• We have an understanding with the French. They don't trust me and I don't understand them. In France I’m treated like a king and you know how they treated their kings.
  • [Ernst & Young’s criticism of the ASB’s Statement of Principles] had all the vision of the mole and the eloquence of a whoopee cushion.
  • Summarising advice from a horticulturist about a suspicious plant in his new back garden: “Pick it, dry it, smoke it… and if you’re still worried about it, it’s parsley.”

Do you have any other favourites from Sir David’s comedy oeuvre? Or if you’d like to get a bit serious, would you add any comments on the legacy he leaves behind at the IASB and ASB?

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By Nigel Hughes
01st Jul 2011 11:43

DT Gags

Someone once said to me "I've got half a mind to join EY". I replied "in which case you're over-qualified"

I also think I first heard the duck joke from Sir David - If it looks like a duck, walks like a duck, swims like a duck and quacks like a duck, it needs longer in the oven - I think he was talking about capital instruments and derivatives at the time.

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By ChrisBurr
01st Jul 2011 13:34

Cow Boy Outfit

He was visiting a lecturer at Bristol University in the 80's.  I recall one of his 'ice-breaker' jokes at the start of a lecture, (long time ago now) it went something like:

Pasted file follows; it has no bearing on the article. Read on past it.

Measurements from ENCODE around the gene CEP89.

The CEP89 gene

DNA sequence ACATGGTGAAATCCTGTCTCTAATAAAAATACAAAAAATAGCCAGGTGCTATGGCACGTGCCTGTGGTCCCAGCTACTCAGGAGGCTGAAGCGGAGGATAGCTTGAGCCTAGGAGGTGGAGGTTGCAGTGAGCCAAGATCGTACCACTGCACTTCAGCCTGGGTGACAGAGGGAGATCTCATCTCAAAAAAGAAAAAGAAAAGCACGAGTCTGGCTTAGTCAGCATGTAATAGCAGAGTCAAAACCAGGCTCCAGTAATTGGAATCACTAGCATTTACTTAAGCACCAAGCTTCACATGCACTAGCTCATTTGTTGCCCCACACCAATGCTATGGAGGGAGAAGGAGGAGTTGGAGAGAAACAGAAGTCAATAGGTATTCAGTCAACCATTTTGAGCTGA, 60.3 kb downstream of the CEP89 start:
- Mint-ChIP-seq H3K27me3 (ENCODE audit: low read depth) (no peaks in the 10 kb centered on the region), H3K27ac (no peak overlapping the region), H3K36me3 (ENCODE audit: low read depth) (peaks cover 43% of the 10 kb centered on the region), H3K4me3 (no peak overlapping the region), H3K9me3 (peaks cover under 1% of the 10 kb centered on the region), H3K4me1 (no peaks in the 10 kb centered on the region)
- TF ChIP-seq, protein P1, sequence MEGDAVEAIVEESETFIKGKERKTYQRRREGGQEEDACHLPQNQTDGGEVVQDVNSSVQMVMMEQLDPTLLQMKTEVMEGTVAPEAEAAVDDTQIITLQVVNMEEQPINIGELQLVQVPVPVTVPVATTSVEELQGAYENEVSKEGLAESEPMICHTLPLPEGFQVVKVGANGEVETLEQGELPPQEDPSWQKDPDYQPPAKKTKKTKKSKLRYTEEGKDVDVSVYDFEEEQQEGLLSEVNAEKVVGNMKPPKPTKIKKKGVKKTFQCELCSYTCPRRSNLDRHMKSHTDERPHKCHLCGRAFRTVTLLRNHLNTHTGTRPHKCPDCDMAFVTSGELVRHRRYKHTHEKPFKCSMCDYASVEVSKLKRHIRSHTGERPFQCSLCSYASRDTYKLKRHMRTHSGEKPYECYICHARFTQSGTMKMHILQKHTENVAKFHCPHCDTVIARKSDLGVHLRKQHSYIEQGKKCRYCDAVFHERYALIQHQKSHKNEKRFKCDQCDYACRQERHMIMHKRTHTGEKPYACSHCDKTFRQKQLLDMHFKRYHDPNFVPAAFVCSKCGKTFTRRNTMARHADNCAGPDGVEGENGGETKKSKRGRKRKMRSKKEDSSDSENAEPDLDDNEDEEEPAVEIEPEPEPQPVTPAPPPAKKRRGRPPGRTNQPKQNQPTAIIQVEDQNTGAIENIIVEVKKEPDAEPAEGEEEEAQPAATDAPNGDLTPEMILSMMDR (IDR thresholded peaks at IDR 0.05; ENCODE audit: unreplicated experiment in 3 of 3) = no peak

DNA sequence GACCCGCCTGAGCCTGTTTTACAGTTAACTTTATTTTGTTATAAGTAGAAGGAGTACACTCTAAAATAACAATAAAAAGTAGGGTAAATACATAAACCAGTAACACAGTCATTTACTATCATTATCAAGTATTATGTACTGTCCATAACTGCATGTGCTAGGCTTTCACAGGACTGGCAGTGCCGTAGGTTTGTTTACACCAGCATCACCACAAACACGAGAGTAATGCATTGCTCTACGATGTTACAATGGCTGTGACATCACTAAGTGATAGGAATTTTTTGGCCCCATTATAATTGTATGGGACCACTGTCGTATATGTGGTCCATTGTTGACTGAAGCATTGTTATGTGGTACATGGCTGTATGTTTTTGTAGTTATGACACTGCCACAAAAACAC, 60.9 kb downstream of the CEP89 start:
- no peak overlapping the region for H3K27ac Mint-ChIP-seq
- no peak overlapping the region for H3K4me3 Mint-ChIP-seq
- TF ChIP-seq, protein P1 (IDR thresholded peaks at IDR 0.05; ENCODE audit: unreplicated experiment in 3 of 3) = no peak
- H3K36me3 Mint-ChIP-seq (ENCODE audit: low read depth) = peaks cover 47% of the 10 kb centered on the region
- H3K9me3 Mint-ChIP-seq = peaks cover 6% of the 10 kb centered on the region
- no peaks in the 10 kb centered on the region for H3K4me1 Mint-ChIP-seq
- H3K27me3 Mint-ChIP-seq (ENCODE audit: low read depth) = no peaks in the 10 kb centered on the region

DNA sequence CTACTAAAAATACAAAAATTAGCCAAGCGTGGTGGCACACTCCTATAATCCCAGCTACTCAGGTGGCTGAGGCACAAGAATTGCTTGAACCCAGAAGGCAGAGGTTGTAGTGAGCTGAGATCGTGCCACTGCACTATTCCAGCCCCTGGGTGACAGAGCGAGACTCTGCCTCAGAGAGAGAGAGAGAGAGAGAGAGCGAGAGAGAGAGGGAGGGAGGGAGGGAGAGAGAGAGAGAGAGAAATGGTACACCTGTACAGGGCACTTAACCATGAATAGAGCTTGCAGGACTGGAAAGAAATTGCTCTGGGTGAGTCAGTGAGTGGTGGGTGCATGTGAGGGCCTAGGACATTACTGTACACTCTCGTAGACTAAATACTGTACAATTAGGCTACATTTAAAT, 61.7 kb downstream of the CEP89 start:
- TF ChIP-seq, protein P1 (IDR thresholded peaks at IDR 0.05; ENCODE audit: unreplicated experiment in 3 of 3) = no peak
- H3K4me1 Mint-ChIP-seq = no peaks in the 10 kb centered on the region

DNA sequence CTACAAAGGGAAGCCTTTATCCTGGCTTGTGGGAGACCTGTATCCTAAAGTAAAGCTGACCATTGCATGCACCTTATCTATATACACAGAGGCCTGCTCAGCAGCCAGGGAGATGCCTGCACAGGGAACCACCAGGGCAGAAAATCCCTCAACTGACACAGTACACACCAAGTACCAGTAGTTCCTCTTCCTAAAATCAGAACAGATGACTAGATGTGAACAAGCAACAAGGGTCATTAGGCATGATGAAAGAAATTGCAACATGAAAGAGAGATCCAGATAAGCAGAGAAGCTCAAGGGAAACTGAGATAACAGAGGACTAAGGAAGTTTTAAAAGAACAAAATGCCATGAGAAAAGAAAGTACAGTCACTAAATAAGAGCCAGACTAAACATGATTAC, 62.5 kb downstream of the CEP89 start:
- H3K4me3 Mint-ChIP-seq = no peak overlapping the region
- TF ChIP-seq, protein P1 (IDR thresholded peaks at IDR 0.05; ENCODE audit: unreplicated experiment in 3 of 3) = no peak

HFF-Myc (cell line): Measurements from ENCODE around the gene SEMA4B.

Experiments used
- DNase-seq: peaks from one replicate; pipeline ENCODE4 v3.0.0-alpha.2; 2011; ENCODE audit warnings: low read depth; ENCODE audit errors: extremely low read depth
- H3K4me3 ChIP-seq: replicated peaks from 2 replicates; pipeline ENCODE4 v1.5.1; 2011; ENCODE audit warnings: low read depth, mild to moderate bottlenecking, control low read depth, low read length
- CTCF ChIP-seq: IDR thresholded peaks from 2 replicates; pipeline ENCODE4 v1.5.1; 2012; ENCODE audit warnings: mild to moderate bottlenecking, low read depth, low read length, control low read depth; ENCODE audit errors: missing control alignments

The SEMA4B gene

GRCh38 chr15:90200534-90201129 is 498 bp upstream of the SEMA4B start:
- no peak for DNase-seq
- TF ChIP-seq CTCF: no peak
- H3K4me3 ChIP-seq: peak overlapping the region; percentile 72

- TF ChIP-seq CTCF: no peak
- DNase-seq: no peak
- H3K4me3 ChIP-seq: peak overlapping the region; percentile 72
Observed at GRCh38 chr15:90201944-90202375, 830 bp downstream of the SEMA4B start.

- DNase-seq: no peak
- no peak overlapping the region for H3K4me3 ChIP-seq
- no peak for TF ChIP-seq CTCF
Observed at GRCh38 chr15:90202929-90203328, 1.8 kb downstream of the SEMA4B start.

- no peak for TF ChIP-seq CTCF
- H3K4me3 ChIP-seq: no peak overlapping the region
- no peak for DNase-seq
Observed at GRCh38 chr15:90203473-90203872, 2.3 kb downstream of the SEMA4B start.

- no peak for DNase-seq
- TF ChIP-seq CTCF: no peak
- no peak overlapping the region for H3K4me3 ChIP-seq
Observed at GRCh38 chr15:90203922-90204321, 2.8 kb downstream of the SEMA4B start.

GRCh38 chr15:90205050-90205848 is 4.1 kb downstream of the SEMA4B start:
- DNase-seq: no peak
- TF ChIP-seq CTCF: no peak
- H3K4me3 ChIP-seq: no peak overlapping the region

"When I was a wee lad, I asked my dad for a cowboy outfit for Christmas.... he suggested Arthur Anderson."

Given their subsequent demise, this harmless joke was actually quite profound!

 

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John Stokdyk, AccountingWEB head of insight
By John Stokdyk
01st Jul 2011 14:18

Nice ones!

Thanks both, those are two great additions to the list. I'm glad you remembered the classic Duck definition, Nigel. I've heard him use it too, but completely forgot about it.

Oddly enough, other AccountingWEB members were invoking the very same idea this morning in the debate around professional clearance.

Keep those Tweedie quips coming folks! I'm sure you can come up more.

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By kawakawakawa
12th Jul 2011 11:25

David Tweedie's jokes!

As a Scot, David liked to take the mikey out of his own.  He told the joke about the lady in Aberdeen who was posting an obituary of her later husband.  It read "Peter Reid from Peterhead is dead".  That was it, so the guy from the local newspaper said that she could have a few more words for the same cost.  So she started again, "Peter Reid from Peterhead is dead, Volvo for sale".